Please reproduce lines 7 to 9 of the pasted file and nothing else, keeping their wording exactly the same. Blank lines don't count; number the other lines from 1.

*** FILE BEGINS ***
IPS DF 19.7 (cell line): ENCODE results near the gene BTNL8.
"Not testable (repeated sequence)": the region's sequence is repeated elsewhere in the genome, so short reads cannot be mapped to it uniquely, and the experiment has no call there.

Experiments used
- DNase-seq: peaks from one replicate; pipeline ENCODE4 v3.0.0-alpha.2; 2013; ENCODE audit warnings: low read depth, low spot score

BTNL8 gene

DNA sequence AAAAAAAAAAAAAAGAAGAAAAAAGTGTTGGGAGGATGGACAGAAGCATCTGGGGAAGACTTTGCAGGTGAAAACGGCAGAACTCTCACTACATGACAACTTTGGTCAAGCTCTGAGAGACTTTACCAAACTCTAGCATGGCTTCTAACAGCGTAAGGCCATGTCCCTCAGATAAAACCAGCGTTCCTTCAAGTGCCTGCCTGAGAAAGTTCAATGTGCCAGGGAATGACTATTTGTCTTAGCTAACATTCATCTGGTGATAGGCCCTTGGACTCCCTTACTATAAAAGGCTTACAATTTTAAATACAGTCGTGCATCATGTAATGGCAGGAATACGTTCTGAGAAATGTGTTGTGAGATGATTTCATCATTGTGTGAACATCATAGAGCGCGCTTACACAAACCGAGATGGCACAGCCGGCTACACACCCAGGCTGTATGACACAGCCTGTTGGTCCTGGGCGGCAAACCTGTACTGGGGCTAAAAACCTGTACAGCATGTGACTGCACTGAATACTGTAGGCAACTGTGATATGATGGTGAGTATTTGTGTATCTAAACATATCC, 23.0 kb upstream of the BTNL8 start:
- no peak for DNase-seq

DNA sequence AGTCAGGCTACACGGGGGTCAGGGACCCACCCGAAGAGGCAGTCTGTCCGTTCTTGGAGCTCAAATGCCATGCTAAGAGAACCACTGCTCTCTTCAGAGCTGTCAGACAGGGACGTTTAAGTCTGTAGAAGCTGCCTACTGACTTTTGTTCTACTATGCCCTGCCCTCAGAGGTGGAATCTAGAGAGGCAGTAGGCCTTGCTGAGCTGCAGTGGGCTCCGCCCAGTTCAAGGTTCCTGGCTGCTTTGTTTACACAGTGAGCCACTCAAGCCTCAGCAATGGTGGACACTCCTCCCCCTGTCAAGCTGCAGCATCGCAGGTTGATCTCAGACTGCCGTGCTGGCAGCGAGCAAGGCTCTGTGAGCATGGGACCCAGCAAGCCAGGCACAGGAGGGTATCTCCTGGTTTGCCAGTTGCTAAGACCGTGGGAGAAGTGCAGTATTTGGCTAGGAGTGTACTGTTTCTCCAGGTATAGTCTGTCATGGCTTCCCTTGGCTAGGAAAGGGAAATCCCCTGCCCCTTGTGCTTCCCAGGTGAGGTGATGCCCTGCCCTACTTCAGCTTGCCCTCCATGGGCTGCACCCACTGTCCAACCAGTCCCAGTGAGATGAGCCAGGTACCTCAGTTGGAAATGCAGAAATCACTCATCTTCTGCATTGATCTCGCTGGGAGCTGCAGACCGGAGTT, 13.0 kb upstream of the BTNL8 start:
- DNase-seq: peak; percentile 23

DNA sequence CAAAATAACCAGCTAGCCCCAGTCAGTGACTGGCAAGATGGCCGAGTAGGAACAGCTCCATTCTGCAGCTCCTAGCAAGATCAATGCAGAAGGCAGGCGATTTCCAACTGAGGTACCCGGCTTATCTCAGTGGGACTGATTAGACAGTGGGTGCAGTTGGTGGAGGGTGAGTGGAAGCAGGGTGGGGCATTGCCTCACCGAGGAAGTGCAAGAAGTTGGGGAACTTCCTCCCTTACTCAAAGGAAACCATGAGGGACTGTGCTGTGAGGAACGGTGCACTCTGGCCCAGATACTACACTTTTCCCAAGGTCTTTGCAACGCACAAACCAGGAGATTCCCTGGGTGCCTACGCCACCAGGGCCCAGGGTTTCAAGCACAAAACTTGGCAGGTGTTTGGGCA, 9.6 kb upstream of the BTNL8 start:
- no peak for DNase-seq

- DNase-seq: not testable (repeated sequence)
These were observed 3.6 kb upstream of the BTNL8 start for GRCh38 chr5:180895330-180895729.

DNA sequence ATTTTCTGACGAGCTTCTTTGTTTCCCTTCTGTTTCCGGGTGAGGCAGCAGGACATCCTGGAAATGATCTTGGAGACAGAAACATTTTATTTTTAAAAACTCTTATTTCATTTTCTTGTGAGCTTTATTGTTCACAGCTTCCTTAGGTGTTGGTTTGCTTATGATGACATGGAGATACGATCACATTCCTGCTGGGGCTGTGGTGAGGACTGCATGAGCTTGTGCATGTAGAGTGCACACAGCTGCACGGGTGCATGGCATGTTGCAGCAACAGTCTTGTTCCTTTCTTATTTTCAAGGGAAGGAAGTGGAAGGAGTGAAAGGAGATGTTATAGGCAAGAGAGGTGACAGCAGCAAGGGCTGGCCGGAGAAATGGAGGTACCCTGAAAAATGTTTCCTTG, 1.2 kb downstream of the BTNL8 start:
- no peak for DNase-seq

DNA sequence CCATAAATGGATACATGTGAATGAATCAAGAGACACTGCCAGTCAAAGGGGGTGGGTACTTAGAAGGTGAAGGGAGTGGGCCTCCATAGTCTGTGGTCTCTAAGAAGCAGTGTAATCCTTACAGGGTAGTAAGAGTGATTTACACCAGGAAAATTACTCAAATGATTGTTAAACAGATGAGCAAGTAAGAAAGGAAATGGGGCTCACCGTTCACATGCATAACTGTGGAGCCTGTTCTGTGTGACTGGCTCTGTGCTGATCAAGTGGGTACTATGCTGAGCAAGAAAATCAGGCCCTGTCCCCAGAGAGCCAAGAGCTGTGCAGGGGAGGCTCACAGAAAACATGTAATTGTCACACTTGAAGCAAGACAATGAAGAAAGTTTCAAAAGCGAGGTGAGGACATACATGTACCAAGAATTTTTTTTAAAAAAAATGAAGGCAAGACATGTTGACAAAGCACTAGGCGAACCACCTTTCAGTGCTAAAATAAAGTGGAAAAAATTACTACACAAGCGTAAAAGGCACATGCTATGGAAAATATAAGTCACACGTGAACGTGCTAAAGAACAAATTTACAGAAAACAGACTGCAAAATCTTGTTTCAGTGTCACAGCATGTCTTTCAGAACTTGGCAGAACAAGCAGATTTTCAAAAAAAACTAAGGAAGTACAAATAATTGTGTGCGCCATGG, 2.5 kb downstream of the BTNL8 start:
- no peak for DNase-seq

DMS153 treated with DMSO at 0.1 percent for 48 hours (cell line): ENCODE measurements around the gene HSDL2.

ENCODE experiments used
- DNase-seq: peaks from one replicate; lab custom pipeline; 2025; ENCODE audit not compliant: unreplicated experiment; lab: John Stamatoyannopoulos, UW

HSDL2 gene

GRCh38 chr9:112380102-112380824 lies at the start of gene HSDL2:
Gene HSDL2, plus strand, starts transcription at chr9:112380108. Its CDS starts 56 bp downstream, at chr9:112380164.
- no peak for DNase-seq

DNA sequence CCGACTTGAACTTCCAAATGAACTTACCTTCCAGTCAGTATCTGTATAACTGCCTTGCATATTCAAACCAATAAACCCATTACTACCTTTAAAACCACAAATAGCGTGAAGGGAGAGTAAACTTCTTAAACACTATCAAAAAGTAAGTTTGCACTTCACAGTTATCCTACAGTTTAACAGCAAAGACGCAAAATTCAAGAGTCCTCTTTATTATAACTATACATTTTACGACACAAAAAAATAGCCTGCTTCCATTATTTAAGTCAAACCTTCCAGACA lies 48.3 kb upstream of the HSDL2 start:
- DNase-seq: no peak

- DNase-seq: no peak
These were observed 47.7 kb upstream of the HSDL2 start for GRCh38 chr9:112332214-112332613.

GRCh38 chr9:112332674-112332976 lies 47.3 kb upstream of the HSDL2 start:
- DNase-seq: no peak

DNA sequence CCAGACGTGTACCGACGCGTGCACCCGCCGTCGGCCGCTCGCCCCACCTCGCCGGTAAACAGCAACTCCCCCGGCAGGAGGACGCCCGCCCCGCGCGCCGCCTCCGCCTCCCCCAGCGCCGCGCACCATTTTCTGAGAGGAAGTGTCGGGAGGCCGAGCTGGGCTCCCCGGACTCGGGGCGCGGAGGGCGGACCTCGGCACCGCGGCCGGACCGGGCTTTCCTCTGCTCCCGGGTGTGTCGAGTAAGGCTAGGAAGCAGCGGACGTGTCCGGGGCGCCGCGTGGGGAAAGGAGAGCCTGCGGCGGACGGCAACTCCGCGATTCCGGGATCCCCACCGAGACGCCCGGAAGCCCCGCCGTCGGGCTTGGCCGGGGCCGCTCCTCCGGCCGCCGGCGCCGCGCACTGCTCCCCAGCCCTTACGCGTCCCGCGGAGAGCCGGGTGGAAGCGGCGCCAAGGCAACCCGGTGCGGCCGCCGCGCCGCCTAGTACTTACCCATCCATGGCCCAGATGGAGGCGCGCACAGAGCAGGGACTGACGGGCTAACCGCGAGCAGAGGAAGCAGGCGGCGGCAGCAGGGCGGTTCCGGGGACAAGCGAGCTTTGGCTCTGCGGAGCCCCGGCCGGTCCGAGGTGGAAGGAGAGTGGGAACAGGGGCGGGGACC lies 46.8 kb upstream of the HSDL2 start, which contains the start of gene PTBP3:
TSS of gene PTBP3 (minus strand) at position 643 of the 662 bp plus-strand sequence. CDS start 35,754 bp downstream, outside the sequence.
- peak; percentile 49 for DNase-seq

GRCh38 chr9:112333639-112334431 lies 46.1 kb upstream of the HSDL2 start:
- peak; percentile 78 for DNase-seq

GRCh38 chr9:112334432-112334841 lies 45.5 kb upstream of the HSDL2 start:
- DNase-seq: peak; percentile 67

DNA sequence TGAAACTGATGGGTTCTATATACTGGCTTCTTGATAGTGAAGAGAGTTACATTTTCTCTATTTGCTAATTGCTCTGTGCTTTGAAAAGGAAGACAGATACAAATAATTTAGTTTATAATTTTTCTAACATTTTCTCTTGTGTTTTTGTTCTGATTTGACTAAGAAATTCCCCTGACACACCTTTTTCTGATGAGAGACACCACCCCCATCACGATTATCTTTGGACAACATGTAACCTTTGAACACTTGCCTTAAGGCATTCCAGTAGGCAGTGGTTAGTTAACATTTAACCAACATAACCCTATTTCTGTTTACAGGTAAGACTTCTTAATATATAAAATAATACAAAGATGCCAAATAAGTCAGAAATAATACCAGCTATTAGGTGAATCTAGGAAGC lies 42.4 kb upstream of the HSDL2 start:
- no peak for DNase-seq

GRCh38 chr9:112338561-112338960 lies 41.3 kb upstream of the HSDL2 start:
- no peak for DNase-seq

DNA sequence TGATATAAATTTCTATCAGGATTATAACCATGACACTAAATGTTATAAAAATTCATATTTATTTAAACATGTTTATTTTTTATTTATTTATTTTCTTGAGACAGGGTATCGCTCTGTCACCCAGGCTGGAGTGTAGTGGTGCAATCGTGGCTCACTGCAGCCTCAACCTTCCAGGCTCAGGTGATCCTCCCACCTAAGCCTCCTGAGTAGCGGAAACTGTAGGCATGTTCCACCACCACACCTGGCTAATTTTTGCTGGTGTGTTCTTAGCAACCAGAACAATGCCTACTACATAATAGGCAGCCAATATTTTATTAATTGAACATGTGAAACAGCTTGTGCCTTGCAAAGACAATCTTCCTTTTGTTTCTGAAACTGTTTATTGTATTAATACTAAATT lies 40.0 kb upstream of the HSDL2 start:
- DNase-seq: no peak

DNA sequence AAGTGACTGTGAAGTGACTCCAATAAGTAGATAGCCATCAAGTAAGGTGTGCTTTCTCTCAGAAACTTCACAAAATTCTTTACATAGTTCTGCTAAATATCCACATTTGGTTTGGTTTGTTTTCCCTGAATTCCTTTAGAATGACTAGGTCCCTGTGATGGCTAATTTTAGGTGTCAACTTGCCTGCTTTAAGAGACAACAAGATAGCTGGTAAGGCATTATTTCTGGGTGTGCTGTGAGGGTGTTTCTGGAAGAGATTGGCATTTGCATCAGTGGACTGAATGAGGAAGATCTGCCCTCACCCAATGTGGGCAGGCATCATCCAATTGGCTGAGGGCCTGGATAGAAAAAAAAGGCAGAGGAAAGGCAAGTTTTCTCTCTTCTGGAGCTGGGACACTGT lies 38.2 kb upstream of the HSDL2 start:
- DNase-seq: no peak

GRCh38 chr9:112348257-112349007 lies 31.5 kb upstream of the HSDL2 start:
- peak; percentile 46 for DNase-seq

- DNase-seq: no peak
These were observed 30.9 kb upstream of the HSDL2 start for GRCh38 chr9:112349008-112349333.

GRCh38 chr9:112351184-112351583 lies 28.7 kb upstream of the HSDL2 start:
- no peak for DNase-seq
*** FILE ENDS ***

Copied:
- no peak for DNase-seq

DNA sequence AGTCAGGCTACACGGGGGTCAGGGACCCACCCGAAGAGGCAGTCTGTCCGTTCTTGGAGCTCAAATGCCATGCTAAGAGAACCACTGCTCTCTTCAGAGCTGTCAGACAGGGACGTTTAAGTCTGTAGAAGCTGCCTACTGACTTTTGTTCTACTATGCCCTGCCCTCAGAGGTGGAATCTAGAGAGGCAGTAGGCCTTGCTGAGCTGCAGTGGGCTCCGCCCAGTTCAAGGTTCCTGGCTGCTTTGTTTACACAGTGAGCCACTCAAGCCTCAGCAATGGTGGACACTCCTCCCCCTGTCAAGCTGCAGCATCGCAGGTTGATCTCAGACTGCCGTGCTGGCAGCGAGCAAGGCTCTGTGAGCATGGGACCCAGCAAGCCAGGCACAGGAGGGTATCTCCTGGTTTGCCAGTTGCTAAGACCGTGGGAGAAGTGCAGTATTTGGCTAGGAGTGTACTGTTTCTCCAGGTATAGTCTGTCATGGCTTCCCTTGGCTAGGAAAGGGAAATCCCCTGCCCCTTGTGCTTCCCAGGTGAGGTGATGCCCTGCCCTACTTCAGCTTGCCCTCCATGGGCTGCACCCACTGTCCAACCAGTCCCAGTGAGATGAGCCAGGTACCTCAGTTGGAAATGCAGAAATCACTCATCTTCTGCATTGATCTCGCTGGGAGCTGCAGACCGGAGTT, 13.0 kb upstream of the BTNL8 start:
- DNase-seq: peak; percentile 23